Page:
Iraq’s Supreme Federal Court has dismissed on Wednesday a lawsuit to dissolve Parliament after political parties failed to form a new government, nearly 11 months since national elections.
The case has been filed separately by the Sadrist movement, a major Shiite political group endorsed by influential cleric Moqtada Al Sadr, and the independent Waie Movement.
In its ruling on Wednesday, the country's top court said it has no authority to dissolve the Parliament and that lawmakers have to consider the mechanism mentioned in the constitution.
According to the Iraqi constitution, a vote passed by an absolute majority is required to dissolve Parliament, and that vote can be requested only by a third of MPs or by the prime minister, with the president's approval.
Iraq is going through its longest political stalemate since the 2003 US-led invasion that toppled Saddam Hussein, causing widespread tension in the country.
Early elections in October last year came in response to one of the core demands of a nationwide, pro-reform protest movement that began in 2019 in central and southern parts of the country.
The elections were the fifth parliamentary vote for a full-term government since the 2003 invasion.
Since then, bitter rivalry among political elites, mainly among the country’s majority Shiites, has delayed the process of forming a government.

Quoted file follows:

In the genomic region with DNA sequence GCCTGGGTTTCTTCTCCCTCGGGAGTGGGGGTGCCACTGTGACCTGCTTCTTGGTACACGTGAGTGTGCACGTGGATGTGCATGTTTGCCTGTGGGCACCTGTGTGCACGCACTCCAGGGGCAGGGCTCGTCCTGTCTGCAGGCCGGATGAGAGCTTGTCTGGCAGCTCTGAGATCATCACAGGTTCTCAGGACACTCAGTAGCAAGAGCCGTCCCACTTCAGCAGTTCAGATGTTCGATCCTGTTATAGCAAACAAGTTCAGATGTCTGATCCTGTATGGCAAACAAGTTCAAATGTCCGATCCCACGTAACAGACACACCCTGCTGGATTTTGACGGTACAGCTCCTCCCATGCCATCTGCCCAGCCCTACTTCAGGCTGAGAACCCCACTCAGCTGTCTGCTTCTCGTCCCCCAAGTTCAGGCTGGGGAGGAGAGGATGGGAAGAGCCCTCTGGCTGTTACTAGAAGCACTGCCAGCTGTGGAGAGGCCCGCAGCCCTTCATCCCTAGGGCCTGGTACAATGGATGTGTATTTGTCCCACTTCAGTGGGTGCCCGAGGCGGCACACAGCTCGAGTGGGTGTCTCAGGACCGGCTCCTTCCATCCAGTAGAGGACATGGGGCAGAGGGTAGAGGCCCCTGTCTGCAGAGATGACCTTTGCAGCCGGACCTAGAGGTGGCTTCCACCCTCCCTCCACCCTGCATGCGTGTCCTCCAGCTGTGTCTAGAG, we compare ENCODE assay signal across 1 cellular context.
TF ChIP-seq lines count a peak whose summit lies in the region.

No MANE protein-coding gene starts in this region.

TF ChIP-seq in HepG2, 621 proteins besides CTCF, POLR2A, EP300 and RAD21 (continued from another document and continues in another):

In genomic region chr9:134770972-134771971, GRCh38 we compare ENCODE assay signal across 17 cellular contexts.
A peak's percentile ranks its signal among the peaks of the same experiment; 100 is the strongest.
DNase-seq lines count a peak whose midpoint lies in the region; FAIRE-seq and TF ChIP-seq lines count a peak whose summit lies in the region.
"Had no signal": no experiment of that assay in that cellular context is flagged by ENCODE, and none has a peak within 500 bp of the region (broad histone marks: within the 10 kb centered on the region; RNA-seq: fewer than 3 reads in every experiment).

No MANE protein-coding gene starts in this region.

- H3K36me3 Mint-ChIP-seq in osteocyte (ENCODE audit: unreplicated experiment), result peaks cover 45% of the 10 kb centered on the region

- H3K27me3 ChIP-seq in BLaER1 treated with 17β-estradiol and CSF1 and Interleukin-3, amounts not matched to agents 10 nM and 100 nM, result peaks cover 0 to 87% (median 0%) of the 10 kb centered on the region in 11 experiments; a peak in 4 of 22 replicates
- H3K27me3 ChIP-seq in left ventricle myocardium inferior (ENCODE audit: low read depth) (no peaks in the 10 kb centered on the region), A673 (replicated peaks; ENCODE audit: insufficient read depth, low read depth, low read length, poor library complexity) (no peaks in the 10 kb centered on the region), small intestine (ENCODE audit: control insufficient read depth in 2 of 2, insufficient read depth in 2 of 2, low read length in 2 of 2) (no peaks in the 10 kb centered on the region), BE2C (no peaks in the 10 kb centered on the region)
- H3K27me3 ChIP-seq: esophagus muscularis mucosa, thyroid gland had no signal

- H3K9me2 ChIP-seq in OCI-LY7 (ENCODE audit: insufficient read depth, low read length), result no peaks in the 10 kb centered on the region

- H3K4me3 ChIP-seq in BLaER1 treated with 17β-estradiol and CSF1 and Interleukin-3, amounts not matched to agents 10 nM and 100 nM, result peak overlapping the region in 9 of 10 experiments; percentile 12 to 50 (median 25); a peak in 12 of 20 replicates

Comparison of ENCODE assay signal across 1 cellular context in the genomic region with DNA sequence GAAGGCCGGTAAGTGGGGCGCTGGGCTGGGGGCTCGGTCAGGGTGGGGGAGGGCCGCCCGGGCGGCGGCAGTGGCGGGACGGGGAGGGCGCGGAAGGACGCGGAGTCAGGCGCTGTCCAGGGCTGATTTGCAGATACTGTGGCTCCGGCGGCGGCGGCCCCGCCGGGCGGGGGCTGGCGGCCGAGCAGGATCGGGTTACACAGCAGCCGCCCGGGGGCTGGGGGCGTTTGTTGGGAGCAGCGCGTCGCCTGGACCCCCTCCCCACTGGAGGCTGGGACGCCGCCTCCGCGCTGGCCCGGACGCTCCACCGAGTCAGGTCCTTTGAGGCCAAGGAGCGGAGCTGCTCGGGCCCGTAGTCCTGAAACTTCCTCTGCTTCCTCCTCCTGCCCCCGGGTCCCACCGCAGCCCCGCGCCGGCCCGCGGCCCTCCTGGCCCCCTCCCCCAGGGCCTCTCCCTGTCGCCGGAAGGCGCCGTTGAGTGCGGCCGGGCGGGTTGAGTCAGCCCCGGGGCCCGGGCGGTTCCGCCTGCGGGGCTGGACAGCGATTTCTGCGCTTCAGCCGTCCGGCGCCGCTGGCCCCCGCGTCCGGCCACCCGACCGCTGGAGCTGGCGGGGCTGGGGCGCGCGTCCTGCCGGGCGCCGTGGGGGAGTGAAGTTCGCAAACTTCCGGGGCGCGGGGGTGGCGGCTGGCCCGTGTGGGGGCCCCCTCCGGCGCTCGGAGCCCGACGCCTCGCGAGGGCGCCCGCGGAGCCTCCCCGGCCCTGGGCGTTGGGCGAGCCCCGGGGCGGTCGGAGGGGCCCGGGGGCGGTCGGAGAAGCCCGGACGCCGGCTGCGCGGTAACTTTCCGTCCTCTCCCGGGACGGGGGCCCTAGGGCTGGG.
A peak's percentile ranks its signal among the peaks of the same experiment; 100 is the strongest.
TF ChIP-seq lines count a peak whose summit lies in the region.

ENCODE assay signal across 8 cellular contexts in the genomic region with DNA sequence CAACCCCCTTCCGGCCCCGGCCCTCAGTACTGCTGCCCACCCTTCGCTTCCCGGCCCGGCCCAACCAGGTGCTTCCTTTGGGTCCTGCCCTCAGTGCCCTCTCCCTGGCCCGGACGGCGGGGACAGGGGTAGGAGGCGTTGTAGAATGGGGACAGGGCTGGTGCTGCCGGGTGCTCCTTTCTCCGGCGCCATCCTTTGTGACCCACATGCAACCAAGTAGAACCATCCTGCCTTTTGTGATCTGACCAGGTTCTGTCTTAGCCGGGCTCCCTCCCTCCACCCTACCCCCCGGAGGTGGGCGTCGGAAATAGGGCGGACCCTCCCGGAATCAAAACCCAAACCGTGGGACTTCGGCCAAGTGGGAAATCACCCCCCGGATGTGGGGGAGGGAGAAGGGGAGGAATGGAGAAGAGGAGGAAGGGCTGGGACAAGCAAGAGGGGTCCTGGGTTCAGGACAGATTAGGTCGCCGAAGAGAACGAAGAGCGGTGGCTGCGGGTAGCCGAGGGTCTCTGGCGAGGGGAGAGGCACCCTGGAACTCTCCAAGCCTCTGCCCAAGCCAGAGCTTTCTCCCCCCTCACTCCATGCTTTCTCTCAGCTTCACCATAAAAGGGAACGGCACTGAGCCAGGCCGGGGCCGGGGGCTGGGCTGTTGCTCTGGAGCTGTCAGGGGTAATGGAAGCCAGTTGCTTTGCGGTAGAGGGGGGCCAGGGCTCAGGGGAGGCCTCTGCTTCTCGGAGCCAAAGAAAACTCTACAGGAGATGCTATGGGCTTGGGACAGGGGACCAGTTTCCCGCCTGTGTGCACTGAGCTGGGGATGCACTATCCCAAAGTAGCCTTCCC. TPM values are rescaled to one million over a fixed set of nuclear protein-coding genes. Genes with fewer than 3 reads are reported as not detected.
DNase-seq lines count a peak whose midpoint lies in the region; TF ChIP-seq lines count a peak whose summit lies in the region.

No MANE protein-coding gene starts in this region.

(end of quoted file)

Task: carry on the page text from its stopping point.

The Sadrists won the most seats of any single party – 73 seats in the 329-seat Parliament – but was unable to find enough support from other parties to form a coalition government. Mr Al Sadr also faced opposition from his Shiite rivals, the Tehran-allied Co-ordination Framework.
In June, he ordered his MPs to resign and a few weeks later his supporters staged protests outside the parliament building to hinder efforts by his rivals to form the government.
He demanded the dissolution of the legislative body and the holding of snap elections. But that request was rejected by the Supreme Judicial Council, saying it has no power to dissolve Parliament.
Mr Al Sadr said that his request was based on the constitutional deadlines for appointing a new president and prime minister being missed.
The escalation hit new levels last week when hundreds of Mr Al Sadr’s supporters stormed the streets of the fortified Green Zone, taking over the republican palace shortly after he announced his "definitive retirement" from politics and the closure of all Sadrist institutions.
The angry mob faced live ammunition from Iran-backed Shiite militias, prompting clashes between two sides for nearly 24 hours inside the zone, which is home to key government offices, foreign embassies and residences of senior politicians.
At least 30 people were killed, mostly supporters of Mr Al Sadr, and dozens of others were wounded.